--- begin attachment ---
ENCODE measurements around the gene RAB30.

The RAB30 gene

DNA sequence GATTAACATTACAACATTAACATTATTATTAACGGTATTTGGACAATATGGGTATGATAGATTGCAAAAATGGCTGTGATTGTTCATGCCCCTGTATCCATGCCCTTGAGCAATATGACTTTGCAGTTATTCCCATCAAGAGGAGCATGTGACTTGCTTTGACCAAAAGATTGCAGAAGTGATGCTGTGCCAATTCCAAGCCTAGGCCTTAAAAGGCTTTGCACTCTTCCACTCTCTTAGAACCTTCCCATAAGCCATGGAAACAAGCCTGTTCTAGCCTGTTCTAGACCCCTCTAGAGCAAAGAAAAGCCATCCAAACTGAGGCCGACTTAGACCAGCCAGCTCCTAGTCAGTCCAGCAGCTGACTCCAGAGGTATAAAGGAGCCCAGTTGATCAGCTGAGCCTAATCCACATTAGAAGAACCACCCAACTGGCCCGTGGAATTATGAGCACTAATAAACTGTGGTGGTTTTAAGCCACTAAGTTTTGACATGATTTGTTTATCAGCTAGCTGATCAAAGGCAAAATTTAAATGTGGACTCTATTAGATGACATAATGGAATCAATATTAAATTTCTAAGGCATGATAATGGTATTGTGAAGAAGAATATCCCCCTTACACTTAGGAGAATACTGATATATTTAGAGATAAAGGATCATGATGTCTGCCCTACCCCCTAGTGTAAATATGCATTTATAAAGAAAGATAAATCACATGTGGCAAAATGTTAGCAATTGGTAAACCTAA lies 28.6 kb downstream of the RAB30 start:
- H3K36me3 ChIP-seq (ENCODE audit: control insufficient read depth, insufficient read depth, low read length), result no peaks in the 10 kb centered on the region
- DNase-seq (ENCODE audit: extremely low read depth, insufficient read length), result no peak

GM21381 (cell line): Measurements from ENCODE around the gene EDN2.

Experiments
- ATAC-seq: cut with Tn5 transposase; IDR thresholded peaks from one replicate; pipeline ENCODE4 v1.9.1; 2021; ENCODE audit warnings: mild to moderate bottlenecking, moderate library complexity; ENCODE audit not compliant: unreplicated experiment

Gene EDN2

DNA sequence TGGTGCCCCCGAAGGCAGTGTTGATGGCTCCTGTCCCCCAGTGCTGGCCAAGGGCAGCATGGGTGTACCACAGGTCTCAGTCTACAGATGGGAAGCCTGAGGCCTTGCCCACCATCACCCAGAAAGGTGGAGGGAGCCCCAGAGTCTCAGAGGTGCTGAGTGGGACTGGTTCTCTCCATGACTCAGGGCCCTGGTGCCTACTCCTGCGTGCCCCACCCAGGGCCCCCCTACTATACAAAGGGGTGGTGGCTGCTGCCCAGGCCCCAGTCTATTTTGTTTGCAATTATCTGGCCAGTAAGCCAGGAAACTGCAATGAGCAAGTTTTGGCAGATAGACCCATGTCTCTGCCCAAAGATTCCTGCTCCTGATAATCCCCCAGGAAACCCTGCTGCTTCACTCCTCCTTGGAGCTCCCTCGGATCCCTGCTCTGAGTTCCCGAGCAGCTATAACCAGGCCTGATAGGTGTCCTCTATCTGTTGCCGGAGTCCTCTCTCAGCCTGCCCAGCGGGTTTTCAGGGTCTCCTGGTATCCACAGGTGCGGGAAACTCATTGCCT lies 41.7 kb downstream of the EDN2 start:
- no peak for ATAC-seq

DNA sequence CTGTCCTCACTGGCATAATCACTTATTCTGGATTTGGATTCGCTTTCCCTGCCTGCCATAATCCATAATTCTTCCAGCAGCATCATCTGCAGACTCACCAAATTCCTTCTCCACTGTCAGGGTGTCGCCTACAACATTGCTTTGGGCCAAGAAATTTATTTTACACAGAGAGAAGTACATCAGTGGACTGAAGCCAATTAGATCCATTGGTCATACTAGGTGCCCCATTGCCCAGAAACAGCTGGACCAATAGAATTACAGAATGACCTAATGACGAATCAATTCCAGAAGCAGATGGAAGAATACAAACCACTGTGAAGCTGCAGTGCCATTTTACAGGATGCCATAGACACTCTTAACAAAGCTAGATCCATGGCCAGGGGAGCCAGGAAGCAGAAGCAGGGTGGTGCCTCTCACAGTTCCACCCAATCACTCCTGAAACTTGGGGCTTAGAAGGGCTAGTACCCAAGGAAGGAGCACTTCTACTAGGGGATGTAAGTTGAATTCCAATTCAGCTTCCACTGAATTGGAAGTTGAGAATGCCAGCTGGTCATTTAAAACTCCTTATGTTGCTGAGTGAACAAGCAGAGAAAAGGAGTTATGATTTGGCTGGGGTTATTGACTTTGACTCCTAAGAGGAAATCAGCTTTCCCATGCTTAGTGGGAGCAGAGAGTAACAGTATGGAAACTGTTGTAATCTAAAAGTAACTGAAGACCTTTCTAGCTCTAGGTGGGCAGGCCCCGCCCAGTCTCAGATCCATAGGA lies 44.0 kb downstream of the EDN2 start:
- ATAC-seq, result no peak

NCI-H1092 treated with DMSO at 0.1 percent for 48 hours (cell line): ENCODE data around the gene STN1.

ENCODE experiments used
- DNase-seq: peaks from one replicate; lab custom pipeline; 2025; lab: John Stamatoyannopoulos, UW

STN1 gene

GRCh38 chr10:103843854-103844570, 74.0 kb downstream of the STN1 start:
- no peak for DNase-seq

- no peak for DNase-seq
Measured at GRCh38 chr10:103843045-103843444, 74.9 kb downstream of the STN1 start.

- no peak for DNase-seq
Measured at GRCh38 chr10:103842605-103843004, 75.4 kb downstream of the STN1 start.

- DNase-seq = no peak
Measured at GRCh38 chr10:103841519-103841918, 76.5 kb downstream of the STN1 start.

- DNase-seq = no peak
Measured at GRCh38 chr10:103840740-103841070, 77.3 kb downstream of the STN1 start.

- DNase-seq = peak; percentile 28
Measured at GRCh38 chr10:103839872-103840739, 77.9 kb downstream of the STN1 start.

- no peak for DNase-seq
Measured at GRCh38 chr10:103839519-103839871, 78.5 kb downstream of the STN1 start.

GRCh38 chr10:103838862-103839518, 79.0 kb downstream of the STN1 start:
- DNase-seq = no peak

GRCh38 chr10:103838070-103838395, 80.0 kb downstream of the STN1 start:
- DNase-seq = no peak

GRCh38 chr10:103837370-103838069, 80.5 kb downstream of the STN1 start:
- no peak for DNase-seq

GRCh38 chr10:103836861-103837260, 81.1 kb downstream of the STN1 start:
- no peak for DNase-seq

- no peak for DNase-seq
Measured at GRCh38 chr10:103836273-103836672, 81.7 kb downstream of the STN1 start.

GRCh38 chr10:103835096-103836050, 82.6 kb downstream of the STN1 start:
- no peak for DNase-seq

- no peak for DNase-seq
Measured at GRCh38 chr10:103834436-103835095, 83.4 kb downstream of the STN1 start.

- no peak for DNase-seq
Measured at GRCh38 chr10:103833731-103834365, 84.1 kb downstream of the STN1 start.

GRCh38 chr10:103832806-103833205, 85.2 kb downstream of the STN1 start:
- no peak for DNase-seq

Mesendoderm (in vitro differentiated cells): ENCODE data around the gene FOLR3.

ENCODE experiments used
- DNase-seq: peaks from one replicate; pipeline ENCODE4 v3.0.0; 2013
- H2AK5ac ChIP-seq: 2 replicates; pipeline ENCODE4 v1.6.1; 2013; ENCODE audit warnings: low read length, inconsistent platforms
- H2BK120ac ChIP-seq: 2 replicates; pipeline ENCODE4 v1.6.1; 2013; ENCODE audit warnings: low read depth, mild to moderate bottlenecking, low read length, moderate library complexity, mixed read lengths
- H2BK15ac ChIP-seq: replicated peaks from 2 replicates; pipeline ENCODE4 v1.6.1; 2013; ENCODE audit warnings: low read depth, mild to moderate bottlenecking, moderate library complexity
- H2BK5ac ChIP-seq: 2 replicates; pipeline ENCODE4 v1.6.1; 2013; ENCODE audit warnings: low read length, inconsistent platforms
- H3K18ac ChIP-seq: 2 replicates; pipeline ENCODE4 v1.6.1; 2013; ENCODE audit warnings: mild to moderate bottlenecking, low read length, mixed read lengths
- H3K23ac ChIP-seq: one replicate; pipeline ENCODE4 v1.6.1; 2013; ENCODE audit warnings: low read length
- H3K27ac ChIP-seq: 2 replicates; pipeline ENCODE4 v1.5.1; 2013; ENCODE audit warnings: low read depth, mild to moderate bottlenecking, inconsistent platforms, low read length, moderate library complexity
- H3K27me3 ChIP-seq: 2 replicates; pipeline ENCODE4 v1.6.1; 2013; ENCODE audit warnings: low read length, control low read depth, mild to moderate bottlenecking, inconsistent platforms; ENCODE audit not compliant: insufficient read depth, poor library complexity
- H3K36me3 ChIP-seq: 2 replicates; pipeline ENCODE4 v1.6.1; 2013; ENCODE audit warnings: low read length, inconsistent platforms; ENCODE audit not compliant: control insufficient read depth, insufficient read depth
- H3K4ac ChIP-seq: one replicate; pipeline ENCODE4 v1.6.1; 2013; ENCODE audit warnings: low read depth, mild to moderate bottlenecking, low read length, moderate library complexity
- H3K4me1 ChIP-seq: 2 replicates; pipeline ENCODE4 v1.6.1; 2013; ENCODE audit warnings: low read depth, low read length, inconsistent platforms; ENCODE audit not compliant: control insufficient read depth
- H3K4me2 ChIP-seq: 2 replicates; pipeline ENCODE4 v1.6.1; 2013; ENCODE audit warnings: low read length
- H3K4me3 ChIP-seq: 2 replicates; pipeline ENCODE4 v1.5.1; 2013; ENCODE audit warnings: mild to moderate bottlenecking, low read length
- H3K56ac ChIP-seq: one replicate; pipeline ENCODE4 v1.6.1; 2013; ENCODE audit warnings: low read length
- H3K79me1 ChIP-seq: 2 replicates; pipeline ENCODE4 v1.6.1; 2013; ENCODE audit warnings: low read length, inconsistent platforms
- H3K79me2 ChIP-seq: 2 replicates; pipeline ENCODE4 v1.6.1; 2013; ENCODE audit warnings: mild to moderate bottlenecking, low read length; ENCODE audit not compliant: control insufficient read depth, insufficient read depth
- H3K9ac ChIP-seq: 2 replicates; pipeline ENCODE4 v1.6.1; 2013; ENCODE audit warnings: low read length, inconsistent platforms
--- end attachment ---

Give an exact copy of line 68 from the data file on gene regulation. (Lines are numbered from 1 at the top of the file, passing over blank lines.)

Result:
- H3K79me2 ChIP-seq: 2 replicates; pipeline ENCODE4 v1.6.1; 2013; ENCODE audit warnings: mild to moderate bottlenecking, low read length; ENCODE audit not compliant: control insufficient read depth, insufficient read depth